I really like coffee. The morning ritual of brewing a cup, the smell that perks me up before I take a sip and, of course, the
flavor all make it my favorite beverage aside from water (water’s delicious!). As a registered dietitian and a nutrition
editor for EatingWell Magazine, I know that coffee is fine in moderation. It has lots of antioxidants and is low in calories
if you don’t load it up with cream and sugar. Nonetheless, I always feel slightly guilty about drinking it—you know, in a
“it’s so good, it must be bad” kind of way.
Which is why I’m always delighted to hear of new reasons that coffee is good for your health...and there are plenty! Over
18,000 studies on coffee have been published in the past few decades, revealing these
benefits, many of which Joyce Hendley wrote about in the March/April issue of EatingWell Magazine:
1. It protects your heart: Moderate coffee drinkers (1 to 3 cups/day) have lower rates of
stroke than noncoffee drinkers, an effect linked to coffee’s antioxidants. Coffee has more antioxidants per serving than
blueberries, making it the biggest source of antioxidants in American diets. All those antioxidants may help suppress the
damaging effect of inflammation on arteries. Immediately after drinking it, coffee raises your blood pressure and heart rate,
but over the long term, it actually may lower blood pressure as coffee’s antioxidants activate nitric oxide, widening blood
2. It diverts diabetes: Those antioxidants (chlorogenic acid and quinides, specifically) play
another role: boosting your cells’ sensitivity to insulin, which helps regulate blood sugar. In fact, people who drink 4 or
more cups of coffee each day may have a lower risk of developing type 2 diabetes, according to some studies. Other studies
have shown that caffeine can blunt the insulin-sensitivity boost, so if you do drink several cups a day, try mixing in decaf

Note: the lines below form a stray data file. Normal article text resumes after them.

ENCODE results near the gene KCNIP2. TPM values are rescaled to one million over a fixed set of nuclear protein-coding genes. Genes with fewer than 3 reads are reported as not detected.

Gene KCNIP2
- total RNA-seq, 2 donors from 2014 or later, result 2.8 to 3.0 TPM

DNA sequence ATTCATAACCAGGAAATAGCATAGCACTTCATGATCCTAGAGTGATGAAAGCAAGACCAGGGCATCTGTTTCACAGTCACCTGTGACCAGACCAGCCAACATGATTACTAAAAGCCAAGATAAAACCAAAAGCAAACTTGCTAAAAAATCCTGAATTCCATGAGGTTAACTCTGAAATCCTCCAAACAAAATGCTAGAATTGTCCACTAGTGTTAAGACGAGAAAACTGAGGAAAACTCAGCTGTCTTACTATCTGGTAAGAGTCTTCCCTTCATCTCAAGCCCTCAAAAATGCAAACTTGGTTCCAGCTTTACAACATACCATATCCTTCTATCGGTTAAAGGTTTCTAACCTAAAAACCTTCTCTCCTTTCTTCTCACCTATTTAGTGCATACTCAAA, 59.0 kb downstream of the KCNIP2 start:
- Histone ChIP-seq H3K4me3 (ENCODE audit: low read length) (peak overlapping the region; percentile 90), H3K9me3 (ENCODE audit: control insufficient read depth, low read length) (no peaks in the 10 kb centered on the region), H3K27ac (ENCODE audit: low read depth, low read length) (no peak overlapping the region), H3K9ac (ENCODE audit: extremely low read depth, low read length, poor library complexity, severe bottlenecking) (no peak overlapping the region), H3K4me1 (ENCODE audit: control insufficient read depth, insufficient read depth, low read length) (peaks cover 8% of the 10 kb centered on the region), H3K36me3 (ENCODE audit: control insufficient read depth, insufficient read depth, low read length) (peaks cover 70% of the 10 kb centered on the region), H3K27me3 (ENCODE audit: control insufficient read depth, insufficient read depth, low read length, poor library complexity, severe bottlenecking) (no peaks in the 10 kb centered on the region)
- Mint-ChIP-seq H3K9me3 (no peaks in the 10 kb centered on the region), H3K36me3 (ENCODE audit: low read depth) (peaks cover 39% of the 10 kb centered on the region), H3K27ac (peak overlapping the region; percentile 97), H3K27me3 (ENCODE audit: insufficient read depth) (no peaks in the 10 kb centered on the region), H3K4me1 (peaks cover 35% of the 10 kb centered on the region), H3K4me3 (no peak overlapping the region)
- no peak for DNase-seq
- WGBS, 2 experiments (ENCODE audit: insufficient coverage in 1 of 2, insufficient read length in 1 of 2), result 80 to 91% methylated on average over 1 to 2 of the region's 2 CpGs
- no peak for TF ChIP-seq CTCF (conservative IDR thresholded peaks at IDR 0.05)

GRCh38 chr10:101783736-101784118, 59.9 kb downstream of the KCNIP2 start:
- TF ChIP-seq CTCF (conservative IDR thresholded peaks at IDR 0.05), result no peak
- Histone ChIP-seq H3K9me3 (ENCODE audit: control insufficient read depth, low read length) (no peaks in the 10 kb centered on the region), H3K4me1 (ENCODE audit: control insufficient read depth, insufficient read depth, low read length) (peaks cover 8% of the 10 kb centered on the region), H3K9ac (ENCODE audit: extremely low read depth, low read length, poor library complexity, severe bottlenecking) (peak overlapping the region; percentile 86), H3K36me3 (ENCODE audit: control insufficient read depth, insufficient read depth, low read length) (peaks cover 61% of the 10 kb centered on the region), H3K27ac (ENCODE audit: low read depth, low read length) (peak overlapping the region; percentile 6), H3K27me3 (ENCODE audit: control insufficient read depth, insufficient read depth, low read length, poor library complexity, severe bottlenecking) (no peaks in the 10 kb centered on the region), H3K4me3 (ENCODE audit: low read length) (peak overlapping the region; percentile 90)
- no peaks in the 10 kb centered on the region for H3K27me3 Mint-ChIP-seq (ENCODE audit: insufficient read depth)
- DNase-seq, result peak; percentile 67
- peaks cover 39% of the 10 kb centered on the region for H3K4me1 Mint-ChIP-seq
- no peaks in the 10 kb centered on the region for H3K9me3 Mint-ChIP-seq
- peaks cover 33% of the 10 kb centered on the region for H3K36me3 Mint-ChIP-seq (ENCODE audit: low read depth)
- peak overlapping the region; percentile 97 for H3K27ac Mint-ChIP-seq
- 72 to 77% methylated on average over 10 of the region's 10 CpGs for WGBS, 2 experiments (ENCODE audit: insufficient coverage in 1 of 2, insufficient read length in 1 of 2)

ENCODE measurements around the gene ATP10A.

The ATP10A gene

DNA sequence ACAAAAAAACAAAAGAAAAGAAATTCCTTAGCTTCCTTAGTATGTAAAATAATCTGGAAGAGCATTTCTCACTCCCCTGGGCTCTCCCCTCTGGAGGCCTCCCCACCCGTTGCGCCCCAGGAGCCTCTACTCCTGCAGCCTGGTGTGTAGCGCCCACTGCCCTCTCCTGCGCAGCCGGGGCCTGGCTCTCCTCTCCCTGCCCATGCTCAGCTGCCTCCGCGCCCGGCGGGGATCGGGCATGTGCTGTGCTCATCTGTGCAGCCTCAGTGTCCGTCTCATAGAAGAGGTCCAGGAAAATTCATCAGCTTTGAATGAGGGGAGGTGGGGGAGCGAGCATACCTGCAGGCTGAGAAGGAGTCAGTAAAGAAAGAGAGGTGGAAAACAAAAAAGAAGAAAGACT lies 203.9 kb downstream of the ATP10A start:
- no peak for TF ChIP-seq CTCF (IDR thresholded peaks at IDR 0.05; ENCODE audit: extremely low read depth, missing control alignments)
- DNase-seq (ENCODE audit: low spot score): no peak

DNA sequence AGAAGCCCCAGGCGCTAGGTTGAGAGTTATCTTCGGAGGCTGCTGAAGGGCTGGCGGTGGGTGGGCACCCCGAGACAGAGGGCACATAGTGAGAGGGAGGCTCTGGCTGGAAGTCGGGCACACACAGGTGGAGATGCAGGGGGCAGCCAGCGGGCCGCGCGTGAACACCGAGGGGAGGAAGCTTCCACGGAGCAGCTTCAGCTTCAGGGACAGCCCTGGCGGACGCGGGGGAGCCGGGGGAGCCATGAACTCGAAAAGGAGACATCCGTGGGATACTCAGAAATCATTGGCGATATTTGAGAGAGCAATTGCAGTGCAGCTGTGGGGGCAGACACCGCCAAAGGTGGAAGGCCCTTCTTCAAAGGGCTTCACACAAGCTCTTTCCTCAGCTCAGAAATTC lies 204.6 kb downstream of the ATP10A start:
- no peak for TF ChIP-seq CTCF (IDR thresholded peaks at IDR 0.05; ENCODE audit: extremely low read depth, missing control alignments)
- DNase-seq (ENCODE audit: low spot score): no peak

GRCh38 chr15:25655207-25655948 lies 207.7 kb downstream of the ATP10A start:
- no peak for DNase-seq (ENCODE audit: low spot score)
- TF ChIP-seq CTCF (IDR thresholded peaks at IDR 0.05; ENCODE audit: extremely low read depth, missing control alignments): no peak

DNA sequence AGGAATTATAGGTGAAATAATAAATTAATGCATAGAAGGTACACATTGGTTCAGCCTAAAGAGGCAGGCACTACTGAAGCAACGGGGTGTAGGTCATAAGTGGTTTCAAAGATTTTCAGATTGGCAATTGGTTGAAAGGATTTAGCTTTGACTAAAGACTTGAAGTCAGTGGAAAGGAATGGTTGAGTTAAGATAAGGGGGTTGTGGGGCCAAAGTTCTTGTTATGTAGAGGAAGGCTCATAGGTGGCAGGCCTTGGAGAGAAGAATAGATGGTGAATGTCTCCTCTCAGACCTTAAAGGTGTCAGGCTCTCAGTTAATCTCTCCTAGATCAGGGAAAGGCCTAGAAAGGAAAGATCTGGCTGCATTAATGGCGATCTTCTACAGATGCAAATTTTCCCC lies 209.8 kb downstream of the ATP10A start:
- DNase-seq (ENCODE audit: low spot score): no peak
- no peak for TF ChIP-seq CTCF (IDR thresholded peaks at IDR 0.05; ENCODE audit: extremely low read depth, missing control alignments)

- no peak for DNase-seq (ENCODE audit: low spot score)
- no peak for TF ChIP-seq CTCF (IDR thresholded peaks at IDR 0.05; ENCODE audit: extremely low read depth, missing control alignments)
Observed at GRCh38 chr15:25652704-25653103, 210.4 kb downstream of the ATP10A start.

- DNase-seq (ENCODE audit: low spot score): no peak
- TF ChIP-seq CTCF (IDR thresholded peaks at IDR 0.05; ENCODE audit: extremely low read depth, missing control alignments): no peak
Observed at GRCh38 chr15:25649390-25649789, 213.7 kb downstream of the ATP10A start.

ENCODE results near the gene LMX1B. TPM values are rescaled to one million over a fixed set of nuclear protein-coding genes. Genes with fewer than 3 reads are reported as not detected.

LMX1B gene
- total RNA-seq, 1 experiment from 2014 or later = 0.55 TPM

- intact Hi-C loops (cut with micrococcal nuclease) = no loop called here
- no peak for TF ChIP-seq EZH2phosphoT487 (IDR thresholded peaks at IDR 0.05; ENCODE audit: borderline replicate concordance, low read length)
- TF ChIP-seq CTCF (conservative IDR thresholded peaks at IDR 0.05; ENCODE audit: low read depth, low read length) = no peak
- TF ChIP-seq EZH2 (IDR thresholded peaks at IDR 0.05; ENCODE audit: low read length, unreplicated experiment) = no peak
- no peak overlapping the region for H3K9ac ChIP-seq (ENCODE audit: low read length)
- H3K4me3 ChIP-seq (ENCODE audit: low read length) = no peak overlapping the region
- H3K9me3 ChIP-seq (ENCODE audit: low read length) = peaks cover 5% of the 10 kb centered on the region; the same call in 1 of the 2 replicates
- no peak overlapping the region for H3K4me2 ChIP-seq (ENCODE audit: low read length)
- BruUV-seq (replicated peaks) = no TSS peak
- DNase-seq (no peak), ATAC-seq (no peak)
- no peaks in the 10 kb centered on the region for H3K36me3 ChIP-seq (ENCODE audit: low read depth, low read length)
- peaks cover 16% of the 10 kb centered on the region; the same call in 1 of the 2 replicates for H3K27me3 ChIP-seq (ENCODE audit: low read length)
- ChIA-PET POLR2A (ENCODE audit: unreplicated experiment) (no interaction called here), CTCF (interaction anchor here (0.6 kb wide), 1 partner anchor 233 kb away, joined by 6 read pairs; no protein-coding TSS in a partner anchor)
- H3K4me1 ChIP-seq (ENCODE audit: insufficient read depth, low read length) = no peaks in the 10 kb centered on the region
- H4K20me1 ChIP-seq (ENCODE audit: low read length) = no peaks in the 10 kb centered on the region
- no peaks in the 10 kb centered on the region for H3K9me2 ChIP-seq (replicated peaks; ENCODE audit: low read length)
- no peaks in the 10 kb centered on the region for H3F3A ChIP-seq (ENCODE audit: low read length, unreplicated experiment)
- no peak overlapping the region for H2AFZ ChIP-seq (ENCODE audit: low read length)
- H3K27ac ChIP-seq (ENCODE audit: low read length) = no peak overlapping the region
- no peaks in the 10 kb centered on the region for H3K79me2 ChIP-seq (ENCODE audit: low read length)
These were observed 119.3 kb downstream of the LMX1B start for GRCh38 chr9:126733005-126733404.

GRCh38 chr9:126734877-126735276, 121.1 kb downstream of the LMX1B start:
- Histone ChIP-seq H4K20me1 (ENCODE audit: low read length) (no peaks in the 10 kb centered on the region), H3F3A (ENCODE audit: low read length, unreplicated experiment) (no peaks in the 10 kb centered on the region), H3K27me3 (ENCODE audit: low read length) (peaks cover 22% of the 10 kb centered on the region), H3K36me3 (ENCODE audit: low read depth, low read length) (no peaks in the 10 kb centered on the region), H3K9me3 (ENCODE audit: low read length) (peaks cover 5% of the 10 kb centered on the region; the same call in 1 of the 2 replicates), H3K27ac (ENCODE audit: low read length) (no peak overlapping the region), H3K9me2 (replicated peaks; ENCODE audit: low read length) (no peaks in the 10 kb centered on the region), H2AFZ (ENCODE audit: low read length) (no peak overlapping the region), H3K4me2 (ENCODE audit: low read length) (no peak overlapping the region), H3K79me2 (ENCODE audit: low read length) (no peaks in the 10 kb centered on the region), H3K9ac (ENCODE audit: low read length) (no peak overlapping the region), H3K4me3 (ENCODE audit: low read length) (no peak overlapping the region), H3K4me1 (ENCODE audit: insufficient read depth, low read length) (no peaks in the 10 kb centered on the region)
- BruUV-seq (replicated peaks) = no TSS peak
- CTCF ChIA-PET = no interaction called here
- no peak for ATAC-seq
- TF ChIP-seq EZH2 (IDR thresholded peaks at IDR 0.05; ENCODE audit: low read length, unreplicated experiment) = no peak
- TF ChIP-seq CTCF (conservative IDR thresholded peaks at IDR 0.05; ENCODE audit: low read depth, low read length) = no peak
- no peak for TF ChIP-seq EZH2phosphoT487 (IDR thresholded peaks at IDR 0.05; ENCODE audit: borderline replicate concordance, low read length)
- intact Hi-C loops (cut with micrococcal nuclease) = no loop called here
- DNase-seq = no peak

3. Your liver loves it: OK, so the research here is limited, but it looks like the more coffee
people drink, the lower their incidence of cirrhosis and other liver diseases. One analysis of nine studies found that every
2-cup increase in daily coffee intake reduced liver cancer risk by 43 percent. Again, it’s those antioxidants—chlorogenic and
caffeic acids—and caffeine that might prevent liver inflammation and inhibit cancer cells.
4. It boosts your brain power: Drinking between 1 and 5 cups a day (admittedly a big range)
may help reduce risk of dementia and Alzheimer’s disease, as well as Parkinson’s disease, studies suggest. Those antioxidants
may ward off brain cell damage and help the neurotransmitters involved in cognitive function to work better.
5. It helps your headaches: And not just the withdrawal headaches caused by skipping your
daily dose of caffeine! Studies show that 200 milligrams of caffeine—about the amount in 16 ounces of brewed coffee—provides
relief from headaches, including migraines. Exactly how caffeine relieves headaches isn’t clear. But scientists do know that
caffeine boosts the activity of brain cells, causing surrounding blood vessels to constrict. One theory is that this
constriction helps to relieve the pressure that causes the pain, says Robert Shapiro, M.D., Ph.D., associate professor of
neurology and director of the Headache Clinic at the University of Vermont Medical School.
Now, that’s not to say that coffee doesn’t have any pitfalls—it does. Some people are super-sensitive to caffeine and get
jittery or anxious after drinking coffee; habitual coffee drinkers usually develop a tolerance to caffeine that eliminates
this problem (but they then need the caffeine to be alert and ward off withdrawal headaches). Coffee can also disturb sleep,
especially as people age. Cutting some of the caffeine and drinking it earlier in the day can curb this effect. Lastly,
unfiltered coffee (like that made with a French press) can raise LDL cholesterol, so use a filter for heart health.
But if you like coffee and you can tolerate it well, enjoy it...without the guilt.
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